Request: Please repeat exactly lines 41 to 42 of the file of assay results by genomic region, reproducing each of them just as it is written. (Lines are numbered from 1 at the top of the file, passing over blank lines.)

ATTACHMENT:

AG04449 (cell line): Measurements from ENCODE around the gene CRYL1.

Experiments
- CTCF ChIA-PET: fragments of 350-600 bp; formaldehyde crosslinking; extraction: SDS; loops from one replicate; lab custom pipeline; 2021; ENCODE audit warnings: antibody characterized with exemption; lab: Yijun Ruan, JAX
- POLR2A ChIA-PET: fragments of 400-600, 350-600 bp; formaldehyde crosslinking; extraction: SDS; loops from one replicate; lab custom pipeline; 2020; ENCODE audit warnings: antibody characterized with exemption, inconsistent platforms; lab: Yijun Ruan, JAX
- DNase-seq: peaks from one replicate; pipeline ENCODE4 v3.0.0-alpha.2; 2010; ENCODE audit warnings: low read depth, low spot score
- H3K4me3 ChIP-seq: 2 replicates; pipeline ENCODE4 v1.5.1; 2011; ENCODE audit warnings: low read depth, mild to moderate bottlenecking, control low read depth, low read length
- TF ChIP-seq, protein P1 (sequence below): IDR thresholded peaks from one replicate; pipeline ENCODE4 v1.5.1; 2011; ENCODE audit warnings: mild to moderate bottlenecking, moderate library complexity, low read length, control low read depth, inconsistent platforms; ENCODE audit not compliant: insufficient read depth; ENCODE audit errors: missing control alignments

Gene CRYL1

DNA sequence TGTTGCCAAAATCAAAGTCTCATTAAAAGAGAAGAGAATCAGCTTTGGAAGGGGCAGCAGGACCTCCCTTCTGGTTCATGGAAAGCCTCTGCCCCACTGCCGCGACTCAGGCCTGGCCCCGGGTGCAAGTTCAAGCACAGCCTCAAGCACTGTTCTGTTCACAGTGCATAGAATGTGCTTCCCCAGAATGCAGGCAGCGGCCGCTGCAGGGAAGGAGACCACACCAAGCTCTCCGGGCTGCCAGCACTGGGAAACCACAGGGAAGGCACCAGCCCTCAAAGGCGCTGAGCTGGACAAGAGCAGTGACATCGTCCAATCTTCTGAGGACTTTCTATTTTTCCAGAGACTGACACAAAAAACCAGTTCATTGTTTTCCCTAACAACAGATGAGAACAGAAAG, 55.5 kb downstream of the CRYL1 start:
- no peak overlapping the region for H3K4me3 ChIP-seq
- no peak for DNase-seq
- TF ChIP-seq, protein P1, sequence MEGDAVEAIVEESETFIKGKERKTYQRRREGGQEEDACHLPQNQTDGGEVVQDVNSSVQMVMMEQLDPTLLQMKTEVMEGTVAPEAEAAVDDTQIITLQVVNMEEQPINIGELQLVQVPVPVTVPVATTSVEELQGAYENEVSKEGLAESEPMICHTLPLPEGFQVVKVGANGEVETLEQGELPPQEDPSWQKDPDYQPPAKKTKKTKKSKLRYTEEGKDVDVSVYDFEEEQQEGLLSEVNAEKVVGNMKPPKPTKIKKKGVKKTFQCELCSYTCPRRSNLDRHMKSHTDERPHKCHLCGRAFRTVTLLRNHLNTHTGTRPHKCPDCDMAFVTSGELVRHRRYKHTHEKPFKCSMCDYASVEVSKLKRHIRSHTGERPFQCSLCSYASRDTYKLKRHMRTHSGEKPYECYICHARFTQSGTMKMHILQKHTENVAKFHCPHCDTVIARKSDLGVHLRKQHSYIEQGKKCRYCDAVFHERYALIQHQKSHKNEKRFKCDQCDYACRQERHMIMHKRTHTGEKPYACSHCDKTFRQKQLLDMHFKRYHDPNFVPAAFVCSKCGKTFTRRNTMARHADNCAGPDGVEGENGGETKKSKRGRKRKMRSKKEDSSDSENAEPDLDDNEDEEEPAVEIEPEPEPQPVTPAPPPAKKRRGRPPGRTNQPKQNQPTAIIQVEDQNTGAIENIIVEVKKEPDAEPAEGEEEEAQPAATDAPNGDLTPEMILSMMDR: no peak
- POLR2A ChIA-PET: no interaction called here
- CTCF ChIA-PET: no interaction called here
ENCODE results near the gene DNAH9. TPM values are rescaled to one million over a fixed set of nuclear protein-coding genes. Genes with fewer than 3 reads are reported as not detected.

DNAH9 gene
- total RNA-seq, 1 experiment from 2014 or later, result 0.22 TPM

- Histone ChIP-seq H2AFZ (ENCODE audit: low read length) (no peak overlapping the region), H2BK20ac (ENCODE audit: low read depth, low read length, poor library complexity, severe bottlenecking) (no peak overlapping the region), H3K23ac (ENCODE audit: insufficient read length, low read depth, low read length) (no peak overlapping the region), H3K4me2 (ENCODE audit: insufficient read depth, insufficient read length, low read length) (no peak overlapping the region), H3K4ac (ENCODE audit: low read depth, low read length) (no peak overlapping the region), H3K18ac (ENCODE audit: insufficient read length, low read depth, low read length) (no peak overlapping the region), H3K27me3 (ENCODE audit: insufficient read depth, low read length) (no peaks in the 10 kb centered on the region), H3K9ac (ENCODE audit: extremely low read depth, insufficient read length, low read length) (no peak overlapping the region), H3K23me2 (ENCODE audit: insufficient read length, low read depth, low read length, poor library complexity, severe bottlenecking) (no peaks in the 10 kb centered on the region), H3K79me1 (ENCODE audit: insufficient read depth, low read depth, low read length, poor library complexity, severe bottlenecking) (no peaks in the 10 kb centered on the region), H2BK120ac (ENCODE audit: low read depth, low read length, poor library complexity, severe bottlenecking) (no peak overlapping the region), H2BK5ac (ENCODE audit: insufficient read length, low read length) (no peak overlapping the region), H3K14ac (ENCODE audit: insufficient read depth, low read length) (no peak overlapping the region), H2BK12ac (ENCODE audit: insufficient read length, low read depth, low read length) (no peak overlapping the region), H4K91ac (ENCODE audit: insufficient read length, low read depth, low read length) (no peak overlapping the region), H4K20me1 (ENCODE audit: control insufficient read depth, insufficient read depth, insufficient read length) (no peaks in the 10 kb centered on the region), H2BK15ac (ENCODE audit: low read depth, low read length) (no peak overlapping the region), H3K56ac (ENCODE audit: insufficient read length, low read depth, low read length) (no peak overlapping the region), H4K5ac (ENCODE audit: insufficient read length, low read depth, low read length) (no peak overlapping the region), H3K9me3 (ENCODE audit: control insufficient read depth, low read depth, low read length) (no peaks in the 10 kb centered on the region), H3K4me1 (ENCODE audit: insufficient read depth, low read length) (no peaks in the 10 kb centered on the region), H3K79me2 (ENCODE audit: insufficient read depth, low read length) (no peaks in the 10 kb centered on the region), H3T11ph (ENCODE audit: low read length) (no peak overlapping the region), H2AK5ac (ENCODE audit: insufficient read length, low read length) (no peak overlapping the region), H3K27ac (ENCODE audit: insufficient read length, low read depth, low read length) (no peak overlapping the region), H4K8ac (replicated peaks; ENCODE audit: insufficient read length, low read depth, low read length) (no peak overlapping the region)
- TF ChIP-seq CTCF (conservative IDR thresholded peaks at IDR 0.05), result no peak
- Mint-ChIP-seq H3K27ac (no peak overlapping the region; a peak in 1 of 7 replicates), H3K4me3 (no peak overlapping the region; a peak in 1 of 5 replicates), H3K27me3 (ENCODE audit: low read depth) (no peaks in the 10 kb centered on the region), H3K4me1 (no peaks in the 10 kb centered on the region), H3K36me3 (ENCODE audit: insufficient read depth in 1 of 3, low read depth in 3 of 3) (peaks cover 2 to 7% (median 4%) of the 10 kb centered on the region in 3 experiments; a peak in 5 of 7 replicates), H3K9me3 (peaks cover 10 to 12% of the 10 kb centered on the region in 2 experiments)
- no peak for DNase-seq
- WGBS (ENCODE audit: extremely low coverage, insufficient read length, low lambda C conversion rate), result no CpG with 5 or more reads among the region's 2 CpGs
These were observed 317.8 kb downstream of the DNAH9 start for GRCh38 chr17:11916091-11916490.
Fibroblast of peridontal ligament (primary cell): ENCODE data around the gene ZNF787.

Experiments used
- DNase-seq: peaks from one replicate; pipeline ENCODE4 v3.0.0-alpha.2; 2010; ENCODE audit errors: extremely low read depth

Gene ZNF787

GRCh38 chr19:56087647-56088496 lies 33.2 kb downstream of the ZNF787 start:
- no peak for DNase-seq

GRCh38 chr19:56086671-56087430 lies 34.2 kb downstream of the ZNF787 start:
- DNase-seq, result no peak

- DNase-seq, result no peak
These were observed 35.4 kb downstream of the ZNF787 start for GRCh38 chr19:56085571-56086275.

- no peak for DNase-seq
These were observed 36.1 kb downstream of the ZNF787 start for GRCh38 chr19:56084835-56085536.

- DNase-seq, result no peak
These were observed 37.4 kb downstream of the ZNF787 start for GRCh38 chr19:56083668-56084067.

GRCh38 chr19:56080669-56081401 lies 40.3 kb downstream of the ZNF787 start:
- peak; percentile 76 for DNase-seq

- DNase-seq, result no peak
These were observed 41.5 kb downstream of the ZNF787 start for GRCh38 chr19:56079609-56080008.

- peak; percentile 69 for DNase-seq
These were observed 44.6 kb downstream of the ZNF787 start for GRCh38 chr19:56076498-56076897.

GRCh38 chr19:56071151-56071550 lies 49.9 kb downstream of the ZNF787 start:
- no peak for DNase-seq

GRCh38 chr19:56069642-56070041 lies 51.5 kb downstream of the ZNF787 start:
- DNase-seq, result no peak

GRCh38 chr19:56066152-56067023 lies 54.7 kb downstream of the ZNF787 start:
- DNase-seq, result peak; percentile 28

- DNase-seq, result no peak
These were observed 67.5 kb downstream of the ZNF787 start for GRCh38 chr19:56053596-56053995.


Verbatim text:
These were observed 41.5 kb downstream of the ZNF787 start for GRCh38 chr19:56079609-56080008.

- peak; percentile 69 for DNase-seq